Our Divisions of Time
How familiar to us are the names of the months, and the days of the week, and yet how few of us know to whom we owe these names or what a wealth of meaning they possess. They have come to us from the past, from the time when people worshiped many gods and explained the wonders of nature in their own simple way. But before listening to the stories which these names can tell us, we ought first of all to remind ourselves of the way in which our divisions of time came into being.
We all know that the earth turns round on its own axis, giving us periods of light and darkness, which we call day and night. The word " day", which comes from a very, very old word meaning "to shine", really means, of course, the time during which the earth is lit up by the sun, but it has also come to mean the time which the earth takes to revolve, as from sunrise to sunrise, sunset to sunset, midday to midday. The Greeks measured the day from sunset to sunset, the Romans from midnight to midnight, the Babylonians from sunrise to sunrise. The day, in this sense, became the first measurement of time.
The day, however, is a very short period, so another measurement was taken for a longer space of time, and this measurement was suggested by the changes in the moon. It was noticed that the moon altered in shape, beginning with the new moon, waxing to the full moon and then gradually waning. So the space of time from one new moon to the next--about 29-1/2 days--was called a moonth or month, afterwards known as the lunar month (lunar, from Latin; Luna = moon).
The next measurement of time, the year, was suggested by the seasons. People noticed that there was a period of heat and a period of cold, a time when the trees and plants put forth their buds, and a time when all Nature seemed to die, and these periods became known as the Seasons--Spring, the time when plants spring up; Summer, the mild or gentle season; Autumn, the season of increase, when the fruits of the earth are gathered in; Winter, the windy or cold season.
It was found that the time from one Spring to the next, or from one Winter to the next, was about twelve lunar months, and these twelve months were known as a year. The change of season is, of course, due to the movement of the earth round the sun, and the exact time taken by the earth is 365 days, 5 hours, 49 minutes. Now, a year of twelve lunar months is only 354 days, and the result of this difference was that the months got ahead of the seasons, and in a year or two, when, according to the Calendar, the Spring months had come, it was really still Winter. In order to put this right, the lunar year (moon year) was made longer by having an extra month put in every now and then. In this way the lunar year was made to correspond more nearly to the solar year (sun year), that is, the year of 365 days. The Jews put in a month seven times in every nineteen years, and the Greeks a month three times in every eight years. The Romans had first of all a year of only ten months, beginning with March. Then they added two months, making a year of 355 days.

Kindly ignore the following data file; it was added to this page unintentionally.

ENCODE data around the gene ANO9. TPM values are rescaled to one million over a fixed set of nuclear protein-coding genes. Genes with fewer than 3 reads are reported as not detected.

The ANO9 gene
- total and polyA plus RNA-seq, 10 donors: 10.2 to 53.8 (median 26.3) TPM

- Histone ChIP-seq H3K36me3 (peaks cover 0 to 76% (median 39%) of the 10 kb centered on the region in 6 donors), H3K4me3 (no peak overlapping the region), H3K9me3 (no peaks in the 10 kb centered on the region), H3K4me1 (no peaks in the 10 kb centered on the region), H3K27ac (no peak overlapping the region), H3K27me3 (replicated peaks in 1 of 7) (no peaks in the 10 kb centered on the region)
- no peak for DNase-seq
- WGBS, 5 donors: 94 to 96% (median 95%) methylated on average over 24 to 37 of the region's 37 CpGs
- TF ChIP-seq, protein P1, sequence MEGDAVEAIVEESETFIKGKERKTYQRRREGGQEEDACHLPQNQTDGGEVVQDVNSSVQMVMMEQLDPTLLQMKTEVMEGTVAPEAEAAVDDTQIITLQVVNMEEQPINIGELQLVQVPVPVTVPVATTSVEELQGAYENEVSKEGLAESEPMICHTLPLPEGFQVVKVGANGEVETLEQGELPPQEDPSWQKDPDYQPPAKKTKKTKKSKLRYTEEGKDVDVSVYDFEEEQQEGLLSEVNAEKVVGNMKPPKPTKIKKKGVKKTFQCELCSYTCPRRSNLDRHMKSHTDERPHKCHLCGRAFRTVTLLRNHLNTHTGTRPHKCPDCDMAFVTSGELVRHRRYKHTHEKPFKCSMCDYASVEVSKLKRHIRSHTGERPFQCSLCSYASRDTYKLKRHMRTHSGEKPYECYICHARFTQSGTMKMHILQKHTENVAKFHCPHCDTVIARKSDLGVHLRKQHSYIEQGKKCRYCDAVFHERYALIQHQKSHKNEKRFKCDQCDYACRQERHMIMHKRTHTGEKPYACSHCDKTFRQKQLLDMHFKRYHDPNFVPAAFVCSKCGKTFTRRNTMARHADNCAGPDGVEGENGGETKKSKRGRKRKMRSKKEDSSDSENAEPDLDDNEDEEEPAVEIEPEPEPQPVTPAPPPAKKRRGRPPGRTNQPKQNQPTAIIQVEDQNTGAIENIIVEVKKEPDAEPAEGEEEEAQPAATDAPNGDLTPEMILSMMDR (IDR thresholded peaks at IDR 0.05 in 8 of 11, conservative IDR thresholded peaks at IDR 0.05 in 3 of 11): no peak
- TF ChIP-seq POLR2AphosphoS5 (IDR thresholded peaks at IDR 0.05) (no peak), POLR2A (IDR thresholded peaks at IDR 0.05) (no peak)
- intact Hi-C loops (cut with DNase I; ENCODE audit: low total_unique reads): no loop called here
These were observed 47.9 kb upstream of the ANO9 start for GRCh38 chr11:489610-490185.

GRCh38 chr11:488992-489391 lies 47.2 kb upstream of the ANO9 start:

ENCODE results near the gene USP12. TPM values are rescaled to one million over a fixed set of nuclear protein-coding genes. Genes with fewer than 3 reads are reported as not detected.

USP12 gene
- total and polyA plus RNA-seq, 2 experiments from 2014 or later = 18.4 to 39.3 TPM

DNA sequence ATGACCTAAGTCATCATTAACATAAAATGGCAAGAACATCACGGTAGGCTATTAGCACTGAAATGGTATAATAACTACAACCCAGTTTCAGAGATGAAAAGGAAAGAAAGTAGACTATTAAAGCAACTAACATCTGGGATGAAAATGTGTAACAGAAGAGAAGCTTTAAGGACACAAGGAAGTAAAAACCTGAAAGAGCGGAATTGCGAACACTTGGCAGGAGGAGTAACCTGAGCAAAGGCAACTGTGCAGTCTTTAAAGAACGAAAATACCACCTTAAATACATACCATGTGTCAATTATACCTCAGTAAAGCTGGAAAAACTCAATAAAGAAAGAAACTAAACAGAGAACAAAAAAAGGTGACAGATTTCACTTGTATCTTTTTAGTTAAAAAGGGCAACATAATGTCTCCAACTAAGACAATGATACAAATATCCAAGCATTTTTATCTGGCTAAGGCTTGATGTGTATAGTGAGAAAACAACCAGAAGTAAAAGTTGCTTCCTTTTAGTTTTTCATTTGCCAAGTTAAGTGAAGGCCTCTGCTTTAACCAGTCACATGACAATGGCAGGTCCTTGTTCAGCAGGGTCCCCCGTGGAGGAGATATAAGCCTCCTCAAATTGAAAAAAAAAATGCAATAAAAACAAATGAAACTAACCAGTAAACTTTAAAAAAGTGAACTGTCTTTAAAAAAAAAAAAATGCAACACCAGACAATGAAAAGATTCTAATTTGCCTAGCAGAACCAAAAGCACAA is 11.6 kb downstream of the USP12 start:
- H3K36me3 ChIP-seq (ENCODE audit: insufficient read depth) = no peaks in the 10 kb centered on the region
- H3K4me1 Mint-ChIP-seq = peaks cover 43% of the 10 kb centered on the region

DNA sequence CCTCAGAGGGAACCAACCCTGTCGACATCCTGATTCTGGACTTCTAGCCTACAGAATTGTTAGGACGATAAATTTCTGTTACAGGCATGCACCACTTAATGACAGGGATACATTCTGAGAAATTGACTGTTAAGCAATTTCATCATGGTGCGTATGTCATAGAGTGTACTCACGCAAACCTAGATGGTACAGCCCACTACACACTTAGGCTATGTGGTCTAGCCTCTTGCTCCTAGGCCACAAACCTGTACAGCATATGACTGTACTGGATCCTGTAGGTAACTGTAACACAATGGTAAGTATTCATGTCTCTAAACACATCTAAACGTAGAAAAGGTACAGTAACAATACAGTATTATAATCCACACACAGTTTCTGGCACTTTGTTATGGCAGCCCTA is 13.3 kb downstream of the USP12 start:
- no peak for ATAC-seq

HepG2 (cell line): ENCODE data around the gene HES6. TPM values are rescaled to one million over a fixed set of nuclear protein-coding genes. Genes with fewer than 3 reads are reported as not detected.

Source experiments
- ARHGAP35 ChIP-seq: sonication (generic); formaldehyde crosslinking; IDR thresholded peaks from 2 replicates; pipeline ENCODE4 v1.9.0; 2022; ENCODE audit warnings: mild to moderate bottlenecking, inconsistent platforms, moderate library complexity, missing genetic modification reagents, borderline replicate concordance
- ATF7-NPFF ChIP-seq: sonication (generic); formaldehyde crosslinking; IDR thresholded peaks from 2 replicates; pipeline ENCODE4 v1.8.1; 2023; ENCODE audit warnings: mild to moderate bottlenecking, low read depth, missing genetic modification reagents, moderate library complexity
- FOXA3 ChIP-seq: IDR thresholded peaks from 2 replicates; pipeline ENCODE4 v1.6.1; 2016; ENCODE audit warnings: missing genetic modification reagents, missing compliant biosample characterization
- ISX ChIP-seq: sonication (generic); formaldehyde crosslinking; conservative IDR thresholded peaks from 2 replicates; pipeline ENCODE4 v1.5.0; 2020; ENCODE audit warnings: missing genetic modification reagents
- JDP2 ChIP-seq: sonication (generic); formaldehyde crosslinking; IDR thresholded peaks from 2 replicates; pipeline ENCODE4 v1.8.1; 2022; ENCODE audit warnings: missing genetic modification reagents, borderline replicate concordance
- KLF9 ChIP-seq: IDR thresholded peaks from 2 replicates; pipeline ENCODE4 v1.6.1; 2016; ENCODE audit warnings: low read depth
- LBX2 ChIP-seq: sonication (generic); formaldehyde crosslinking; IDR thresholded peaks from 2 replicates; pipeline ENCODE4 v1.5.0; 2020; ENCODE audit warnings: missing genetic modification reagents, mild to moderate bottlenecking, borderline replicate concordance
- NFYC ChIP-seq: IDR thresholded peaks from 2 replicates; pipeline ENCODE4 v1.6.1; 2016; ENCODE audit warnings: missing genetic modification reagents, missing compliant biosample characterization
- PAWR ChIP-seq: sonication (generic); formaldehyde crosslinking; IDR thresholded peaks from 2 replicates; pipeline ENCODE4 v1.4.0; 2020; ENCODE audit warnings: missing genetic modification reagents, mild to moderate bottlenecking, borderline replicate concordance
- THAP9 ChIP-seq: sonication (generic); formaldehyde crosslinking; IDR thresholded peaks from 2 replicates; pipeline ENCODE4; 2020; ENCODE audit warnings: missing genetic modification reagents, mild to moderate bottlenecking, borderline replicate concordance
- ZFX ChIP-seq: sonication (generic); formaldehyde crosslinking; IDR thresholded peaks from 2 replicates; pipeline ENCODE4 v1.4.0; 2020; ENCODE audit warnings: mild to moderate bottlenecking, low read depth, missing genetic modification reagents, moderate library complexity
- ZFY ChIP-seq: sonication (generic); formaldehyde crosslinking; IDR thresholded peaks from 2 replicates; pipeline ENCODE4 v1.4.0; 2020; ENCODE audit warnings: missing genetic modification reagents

But even now the number of days was short, and to make up for the loss, days were added from time to time. These extra days, however, were added in such a way that they led to great confusion, and the Roman Dictator, Julius Caesar, in order to do away with this confusion, decreed that the year 46 B.C. should consist of 445 days, and fixed the length of future years at 365 days. But since the earth's journey takes 365 days, 5 hours, 49 minutes, a quarter of a day was still lost each year, so Caesar ordered an extra day to be put on to February every fourth year, making that year what we call Leap Year, because the Calendar makes a "leap" of one day. This new Calendar is called the Julian Calendar, after Julius Caesar.
The lunar year, that is, the year of twelve months, seemed at last to be of the right length, but even now there was a very tiny mistake. You will have noticed that 5 hours, 49 minutes was taken as a quarter of a day, but it is short of 6 hours by 11 minutes. A very small difference you will say; but after several hundred years it amounted to ten days, so that the lunar year was now too long. In 1582 Pope Gregory ordered that ten days should be left out in that year, and the day after the 4th of October was called the 15th.
The change was not made in England until 1751, when eleven days were dropped, and it led to a great deal of discontent among uneducated people, who thought that these days had been stolen from them! In order to prevent the mistake occurring again, it was arranged that instead of every fourth year being a leap year, the years which end in 00, as 1700, 1800, 1900, should not be leap years.